When is it time to take off, skip a workout and push training to another day?

    What are the signs of needing a break?

    As you dive into your training plan and are weeks out from the year’s first event, here are some important signs and symptoms that your body is telling you to take a break:

    • You are suffering through workouts that were previously done with ease
    • Notice your form is deteriorating or you are slower in any of your disciplines
    • It is harder to wake up
    • Increased irritability
    • Decreased motivation to train or in your daily life
    • Decreased concentration during work-outs
    • Increased sleeping
    • More frequent soreness or injuries (and it’s not due to an increase in intensity level of working out)
    • Increased illness

    If we don’t listen to these signs, our bodies may just force us to rest. If this happens, we can end up overtraining or sidelined with an injury.

    What is overtraining?

    Overtraining, simply put, is doing more than your body can handle at any given time. There is an imbalance between training, nutrition and rest leading to a decrease in performance, increase in fatigue and a decline in mood. For a well-trained athlete, overtraining may occur when putting in extra training sessions on an already full schedule. If you’re a rookie, it might mean jumping in too quickly with one or two extra days of training.

    Overtraining can be influenced by outside workload when we are stretching our personal schedules and sleep routines too thin. You may see you are underperforming with little to no change in your training program. Or, you may find you have more difficulty sleeping - falling asleep or staying asleep despite fatigue from working out.

    Once this stage or overtraining is reached, athletes will often find an elevated heart rate, especially first thing in the morning as well as deficiencies in vitamins B12 or D, lower iron levels and increase in creatine kinase levels in the blood. All of these can be serious signs of overtraining syndrome and can force an athlete into three-to-eight weeks off from training and treatment by a medical professional.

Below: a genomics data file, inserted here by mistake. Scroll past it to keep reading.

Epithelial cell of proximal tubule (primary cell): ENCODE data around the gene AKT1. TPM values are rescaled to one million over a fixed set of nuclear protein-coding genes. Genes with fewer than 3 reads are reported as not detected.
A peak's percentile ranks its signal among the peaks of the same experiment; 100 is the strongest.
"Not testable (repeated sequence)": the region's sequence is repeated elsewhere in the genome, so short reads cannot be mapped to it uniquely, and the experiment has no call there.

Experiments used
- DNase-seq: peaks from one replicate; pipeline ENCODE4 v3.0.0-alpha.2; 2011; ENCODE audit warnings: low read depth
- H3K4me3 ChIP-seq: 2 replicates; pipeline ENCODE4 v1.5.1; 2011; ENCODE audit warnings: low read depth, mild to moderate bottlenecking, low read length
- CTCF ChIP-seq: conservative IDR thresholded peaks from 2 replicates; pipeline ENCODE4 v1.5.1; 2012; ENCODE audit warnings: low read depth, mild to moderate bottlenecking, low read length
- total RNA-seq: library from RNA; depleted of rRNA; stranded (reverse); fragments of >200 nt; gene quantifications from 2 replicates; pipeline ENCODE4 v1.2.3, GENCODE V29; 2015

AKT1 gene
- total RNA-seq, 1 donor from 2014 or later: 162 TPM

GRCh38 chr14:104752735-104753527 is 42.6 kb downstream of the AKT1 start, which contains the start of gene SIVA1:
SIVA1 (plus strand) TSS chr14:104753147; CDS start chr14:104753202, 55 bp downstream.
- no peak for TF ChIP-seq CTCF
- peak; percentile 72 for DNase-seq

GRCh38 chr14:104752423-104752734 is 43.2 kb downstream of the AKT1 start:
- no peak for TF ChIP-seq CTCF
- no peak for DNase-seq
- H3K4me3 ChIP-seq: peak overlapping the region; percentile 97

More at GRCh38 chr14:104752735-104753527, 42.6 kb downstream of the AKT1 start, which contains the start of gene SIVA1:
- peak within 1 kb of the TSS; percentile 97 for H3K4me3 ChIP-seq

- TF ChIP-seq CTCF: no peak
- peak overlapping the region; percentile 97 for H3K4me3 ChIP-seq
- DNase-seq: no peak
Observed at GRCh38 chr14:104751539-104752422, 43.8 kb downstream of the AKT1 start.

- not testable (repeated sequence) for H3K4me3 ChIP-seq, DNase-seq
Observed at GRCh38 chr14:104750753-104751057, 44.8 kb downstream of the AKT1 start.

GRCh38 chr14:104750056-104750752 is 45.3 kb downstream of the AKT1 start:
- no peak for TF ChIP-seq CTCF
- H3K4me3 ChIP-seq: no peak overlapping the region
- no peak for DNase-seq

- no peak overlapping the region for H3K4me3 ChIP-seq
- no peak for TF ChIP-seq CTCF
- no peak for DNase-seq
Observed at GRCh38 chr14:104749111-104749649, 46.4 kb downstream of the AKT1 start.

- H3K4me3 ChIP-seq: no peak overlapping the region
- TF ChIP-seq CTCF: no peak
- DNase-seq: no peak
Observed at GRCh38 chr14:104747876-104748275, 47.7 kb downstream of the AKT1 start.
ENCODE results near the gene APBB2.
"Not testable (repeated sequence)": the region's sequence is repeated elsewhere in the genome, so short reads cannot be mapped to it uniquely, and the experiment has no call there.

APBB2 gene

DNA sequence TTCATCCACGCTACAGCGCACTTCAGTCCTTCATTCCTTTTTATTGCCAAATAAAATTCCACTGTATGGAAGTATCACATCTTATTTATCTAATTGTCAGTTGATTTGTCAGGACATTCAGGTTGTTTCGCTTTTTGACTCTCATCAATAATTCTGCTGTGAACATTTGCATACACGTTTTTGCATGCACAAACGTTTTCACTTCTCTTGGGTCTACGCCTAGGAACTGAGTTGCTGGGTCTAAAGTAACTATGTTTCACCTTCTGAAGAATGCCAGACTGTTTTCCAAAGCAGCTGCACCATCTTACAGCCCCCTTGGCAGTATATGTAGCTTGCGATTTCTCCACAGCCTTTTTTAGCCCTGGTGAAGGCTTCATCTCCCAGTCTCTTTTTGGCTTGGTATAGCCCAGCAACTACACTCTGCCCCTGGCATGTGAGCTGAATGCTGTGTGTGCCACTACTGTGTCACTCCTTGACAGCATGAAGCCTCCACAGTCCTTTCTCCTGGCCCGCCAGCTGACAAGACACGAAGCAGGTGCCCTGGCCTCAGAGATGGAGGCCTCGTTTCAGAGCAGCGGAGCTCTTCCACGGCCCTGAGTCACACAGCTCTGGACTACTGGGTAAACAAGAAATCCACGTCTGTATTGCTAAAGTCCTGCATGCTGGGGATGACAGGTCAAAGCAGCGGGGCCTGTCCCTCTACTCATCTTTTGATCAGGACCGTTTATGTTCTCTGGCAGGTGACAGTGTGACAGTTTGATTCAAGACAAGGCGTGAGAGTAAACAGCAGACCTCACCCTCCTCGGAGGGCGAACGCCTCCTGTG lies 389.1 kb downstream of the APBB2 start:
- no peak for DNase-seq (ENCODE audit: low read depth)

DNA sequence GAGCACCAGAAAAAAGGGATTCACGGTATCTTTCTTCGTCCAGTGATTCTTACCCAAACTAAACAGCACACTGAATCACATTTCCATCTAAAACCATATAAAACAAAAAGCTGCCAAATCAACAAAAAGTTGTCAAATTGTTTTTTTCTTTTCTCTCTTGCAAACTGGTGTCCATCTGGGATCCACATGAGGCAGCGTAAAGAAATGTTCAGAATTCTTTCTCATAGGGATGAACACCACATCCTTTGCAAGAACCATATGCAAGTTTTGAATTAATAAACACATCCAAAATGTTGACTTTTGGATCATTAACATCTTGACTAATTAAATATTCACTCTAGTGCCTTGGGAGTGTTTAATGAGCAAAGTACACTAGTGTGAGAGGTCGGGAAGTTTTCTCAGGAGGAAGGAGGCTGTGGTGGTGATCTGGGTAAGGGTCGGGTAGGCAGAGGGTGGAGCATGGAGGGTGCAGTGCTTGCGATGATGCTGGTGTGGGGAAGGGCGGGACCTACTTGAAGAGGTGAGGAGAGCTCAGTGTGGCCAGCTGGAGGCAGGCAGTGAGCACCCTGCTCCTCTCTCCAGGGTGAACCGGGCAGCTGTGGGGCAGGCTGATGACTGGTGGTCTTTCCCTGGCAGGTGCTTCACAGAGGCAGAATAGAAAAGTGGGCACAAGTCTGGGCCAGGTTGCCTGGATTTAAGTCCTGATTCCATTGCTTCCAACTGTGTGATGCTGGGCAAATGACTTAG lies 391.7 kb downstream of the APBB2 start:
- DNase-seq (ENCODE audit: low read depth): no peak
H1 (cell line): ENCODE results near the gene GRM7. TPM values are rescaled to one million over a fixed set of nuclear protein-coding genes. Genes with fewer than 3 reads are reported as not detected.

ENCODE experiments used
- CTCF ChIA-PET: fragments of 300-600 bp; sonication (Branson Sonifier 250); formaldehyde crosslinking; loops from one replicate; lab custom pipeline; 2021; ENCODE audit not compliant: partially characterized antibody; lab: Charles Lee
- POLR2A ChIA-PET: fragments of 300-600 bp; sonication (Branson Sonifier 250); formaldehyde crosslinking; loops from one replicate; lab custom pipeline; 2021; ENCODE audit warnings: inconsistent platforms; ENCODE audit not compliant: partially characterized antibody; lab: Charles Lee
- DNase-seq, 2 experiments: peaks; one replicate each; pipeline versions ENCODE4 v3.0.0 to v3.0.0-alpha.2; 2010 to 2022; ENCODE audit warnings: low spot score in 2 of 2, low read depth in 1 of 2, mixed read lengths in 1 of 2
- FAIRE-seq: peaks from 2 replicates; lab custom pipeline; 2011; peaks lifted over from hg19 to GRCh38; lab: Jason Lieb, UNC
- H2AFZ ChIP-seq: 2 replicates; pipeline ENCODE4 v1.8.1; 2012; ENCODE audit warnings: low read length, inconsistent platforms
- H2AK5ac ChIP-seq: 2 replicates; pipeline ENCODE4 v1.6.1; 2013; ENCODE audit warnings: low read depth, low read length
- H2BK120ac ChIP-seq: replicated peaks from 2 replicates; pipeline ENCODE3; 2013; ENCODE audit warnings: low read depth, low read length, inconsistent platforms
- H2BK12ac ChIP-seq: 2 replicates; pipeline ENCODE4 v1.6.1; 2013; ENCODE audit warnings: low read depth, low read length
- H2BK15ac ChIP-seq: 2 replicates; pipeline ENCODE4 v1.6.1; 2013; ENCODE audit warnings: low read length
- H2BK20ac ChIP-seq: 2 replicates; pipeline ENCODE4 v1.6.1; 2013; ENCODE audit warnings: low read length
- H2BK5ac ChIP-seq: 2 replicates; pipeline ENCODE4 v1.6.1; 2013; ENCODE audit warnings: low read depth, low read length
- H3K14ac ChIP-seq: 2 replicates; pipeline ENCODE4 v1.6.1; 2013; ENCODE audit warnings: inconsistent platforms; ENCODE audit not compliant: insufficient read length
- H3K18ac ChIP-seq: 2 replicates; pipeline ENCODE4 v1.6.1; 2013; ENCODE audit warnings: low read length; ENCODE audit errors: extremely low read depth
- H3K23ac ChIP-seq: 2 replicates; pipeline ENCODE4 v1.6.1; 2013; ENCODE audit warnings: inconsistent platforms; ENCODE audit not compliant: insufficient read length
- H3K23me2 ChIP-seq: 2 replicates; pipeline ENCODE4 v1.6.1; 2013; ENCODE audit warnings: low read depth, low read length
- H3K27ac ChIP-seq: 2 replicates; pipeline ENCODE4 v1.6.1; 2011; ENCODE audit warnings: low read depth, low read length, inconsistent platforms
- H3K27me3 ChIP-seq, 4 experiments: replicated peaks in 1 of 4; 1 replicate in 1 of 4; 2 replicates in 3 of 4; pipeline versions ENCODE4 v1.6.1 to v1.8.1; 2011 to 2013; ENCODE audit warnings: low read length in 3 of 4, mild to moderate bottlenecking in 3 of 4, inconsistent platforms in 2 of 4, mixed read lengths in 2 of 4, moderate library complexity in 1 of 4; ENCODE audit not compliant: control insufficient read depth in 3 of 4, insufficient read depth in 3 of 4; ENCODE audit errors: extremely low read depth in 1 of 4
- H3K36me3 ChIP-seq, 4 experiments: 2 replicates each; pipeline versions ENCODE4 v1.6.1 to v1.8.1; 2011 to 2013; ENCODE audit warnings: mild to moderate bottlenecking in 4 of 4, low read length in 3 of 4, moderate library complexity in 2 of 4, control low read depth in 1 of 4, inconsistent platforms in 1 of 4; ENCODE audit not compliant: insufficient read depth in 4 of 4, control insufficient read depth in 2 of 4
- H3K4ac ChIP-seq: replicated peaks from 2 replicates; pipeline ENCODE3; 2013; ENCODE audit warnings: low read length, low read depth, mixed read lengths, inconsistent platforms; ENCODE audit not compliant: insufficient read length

What are overuse injuries?

    The most common overuse injuries in triathletes and athletes in general are from overtraining or overuse. Overuse injuries represent the largest percentage of sports-related injuries that require medical attention and are most common in runners and endurance athletes (triathletes).

    Approximately 50-70% of triathlete injuries occur when running, and the majority of those are overuse. These injuries most often occur in the knee, Achilles, foot or back or the shoulder from swimming. They can occur due to a breakdown in tissue that doesn’t have adequate time to repair itself before more use.

    If you are seeing aches and pains that don’t subside in approximately three days in the well-trained athlete or seven days in a new participant (due to new muscles being trained,) it is time to take some time off and seek out your local physical therapist for guidance. A physical therapy plan of care can help you heal, regain/increase strength and flexibility and reduce pain. It can also help you prevent future injury and optimize your sports performance.

    Author: Melissa Bryant, P.T. Melissa serves as the center manager for Select Physical Therapy’s Colorado Springs facility, located in the USA Triathlon headquarters building.

    Select Physical Therapy and NovaCare are part of the Select Medical Outpatient Division family of brands.

    Resources

    • Vleck, V., & Alves, F. B. (2011). TRiathlon injury review. British journal of sports medicine, 45(4), 382-383.
    • Koutedakis, Y., Budgett, R., & Faulmann, L. (1990). Rest in underperforming elite competitors. British Journal of Sports Medicine, 24(4), 248-252.
    • Gosling, C. M., Forbes, A. B., McGivern, J., & Gabbe, B. J. (2010). A profile of injuries in athletes seeking treatment during a triathlon race series. The American journal of sports medicine, 38(5), 1007-1014.
    • Budgett, R. (1990). Overtraining syndrome. British journal of sports medicine, 24(4), 231-236.
    • O'Toole, M. L., Hiller, W. D. B., Smith, R. A., & Sisk, T. D. (1989). Overuse injuries in ultraendurance triathietes. The American journal of sports medicine, 17(4), 514-518.